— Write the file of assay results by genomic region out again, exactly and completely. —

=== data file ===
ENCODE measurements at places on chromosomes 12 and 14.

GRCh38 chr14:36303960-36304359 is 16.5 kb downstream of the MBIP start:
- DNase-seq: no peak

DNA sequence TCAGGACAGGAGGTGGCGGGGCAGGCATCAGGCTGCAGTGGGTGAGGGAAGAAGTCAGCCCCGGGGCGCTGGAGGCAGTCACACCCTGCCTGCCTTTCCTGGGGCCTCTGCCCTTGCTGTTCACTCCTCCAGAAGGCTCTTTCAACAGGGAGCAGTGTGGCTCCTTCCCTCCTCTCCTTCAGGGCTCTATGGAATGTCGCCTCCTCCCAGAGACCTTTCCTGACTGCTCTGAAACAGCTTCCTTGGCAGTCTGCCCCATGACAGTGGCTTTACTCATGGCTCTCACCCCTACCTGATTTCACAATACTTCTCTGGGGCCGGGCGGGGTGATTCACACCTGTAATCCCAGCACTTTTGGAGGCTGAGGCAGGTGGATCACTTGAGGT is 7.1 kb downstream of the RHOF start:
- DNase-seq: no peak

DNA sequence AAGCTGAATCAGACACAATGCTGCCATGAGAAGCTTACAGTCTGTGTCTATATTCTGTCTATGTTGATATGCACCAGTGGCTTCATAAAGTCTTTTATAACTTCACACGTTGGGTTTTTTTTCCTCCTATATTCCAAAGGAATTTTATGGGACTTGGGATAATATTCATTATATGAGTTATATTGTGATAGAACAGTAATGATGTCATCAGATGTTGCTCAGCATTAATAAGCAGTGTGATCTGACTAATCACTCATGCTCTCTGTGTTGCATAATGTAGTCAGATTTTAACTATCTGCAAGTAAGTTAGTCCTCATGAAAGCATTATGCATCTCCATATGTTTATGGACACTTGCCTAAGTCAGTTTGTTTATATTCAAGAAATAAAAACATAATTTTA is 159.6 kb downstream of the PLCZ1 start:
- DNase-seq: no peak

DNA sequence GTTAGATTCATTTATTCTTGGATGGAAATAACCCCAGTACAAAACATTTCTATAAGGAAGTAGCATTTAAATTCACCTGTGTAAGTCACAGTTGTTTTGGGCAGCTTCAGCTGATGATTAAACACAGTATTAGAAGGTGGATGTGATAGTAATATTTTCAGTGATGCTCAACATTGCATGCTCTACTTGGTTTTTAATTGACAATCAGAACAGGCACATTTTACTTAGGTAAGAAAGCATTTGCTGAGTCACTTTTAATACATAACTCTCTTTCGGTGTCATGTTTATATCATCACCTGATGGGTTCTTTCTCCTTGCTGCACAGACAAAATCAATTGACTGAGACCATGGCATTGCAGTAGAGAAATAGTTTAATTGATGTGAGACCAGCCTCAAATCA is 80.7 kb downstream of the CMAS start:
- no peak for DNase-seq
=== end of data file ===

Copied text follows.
ENCODE measurements at places on chromosomes 12 and 14.

GRCh38 chr14:36303960-36304359 is 16.5 kb downstream of the MBIP start:
- DNase-seq: no peak

DNA sequence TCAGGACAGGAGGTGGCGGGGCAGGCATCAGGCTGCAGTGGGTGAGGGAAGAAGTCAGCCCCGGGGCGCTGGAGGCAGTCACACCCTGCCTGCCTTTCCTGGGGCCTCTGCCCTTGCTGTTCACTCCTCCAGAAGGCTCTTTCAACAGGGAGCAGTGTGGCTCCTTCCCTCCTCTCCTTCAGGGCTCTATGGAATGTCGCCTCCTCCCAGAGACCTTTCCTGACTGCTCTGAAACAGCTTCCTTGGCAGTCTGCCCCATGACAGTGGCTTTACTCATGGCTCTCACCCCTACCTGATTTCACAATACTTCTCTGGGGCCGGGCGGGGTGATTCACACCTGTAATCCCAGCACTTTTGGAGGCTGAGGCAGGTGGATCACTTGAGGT is 7.1 kb downstream of the RHOF start:
- DNase-seq: no peak

DNA sequence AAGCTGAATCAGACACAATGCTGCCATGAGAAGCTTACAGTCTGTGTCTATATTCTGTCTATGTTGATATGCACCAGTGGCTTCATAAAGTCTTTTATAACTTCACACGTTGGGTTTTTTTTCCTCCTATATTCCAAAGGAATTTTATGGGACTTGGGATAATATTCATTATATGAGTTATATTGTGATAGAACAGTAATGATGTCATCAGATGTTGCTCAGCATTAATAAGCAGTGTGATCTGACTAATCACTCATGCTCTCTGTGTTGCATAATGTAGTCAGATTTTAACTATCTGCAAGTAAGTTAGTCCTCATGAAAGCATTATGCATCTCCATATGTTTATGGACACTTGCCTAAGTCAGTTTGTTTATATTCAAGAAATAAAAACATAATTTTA is 159.6 kb downstream of the PLCZ1 start:
- DNase-seq: no peak

DNA sequence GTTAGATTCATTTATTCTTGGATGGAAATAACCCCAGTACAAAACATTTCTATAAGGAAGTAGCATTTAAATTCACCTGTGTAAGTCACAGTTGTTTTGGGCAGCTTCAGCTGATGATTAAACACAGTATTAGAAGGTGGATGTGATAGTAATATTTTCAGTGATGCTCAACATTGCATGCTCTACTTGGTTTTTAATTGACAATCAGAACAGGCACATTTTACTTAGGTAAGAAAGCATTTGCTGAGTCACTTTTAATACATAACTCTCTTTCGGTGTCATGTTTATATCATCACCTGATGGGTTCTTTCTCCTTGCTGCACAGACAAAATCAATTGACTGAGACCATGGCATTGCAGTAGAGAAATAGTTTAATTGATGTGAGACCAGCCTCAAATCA is 80.7 kb downstream of the CMAS start:
- no peak for DNase-seq